How can business owners mitigate the risk of online financial fraud during times of crisis?
As businesses continue to shift to digital payment systems for in-store and online transactions during COVID-19, fraudsters and financial institutions (FIs) are caught in a game of cat and mouse.
While a layered or multi-step approach is always key to mitigating the risks of payment fraud, and as FIs innovate to protect their customers, so too do the fraudsters, finding new mouse holes to slip through in order to steal the account information of customers and businesses.
Here are the most common online scams your workforce should be aware of:
Email, Text and Social Media Phishing
Customers are using email, text and social media direct messaging to do business now more than ever before. And that means our customers and businesses are at a higher risk for phishing scams.
According to Data Breach Digest, the companion to an annual report on data breaches by Verizon, 90 percent of data breaches are the result of a “phishing or social engineering component,” meaning email, text message and social media direct messaging.
Subject lines that read “Confidential Matter,” for example, or come from an address you do not recognize, are clear indicators of a phishing scam.
Here are two more email scams your customers and employees will likely encounter this year:
Business Email Compromise – Your boss or colleague is in a meeting but has emailed you asking if you can “help with something, quickly.” The email address is not that of the person you believe is contacting you but that individual is, in fact, in a meeting. If you were to reply, the scammer will email again asking you to select a link or provide personal information.
If you believe an employee has fallen victim to this scam, contact the IT department and ask them to make sure phishing filters are installed across the company’s network. Phishing filters can’t stop all scams but they will reduce the attempts.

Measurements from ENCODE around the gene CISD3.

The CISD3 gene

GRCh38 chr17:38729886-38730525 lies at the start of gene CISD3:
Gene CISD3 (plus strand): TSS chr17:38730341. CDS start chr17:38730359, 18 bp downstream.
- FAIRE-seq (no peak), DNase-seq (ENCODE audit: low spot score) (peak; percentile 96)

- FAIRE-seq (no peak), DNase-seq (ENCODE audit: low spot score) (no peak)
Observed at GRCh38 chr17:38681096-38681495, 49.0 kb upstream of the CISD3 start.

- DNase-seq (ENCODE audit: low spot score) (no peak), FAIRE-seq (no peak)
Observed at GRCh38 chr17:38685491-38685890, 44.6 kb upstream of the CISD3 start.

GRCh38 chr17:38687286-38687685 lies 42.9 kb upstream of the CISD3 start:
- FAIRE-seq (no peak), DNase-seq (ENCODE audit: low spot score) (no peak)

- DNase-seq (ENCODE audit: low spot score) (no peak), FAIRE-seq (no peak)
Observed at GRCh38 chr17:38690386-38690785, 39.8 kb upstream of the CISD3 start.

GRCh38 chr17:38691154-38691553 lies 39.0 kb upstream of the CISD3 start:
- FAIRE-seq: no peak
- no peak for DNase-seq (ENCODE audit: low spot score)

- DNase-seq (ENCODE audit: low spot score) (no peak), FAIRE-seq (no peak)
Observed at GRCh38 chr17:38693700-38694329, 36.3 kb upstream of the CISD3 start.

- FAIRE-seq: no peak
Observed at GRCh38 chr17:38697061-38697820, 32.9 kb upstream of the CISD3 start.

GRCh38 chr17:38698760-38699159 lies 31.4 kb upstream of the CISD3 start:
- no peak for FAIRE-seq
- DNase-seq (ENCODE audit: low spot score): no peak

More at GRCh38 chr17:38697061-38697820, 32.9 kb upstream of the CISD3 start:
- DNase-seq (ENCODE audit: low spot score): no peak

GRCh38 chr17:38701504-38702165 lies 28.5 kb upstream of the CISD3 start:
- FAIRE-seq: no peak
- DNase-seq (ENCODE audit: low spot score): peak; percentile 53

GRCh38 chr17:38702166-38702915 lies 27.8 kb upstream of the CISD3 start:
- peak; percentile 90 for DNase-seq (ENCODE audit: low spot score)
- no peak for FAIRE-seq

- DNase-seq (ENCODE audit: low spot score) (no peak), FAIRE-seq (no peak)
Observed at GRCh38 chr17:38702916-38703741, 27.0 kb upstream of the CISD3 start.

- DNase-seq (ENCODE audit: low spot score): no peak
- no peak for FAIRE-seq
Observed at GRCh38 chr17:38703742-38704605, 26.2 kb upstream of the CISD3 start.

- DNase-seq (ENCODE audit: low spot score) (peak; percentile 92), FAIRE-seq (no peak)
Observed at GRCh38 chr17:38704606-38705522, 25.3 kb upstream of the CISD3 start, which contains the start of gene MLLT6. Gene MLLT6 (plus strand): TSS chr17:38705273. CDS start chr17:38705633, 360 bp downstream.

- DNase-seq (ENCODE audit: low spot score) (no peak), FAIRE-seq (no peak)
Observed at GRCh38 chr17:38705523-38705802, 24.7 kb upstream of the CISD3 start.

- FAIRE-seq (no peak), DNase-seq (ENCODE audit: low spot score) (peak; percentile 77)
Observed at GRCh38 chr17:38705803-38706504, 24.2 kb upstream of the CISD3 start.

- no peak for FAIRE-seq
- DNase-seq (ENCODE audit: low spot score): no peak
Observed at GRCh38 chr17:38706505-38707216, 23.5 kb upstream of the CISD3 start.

The Direct Message Scam – As social networking has evolved, scammers have found a new ecosystem to exploit. In most cases, Social Media scams can be easier to detect. If someone you don’t know sends you a direct message with a link, do not select that link. Just like email phishing, avoiding toxic links that could potentially reveal personal data, or allow the scammer to access data, is key to protecting your business.
Protecting Your Business
These are some of the more and less common online scams. But, in addition to spotting the scams, it is also important to know how best to protect against them.
First, check-in with your FI and ask for their recommendation on how to protect your accounts from payment fraud and scammers. Ask how they can provide a layered approach to mitigating the risk payment fraud and ask about Fraud Prevention Services like online authentication methods, out of band authentication and dual control. There isn’t a one-size-fits-all solution so multiple protections are always the best course.
Before an emergency occurs, have an Incident Response Plan in place so that you know who to contact immediately, including IT, legal and finance.
WSFS Bank is a member of the Chamber’s Middle Market Action Team (MMAT), a consortium of leaders driving rapid growth in companies with annual revenues between $10M & $1B through targeted programs and strategies.
[Virtual] Defending Your Data Against Cyberthreats
Wednesday, June 3, 2020 | 11:00 a.m. – 12:00 p.m. | Held via Zoom
This workshop will bring together leaders in technology and privacy law to provide insight into what your organization should do in the event of a cyberattack, how to implement effective data protection systems, and why understanding the legal implications of cybersecurity is crucial to your organization.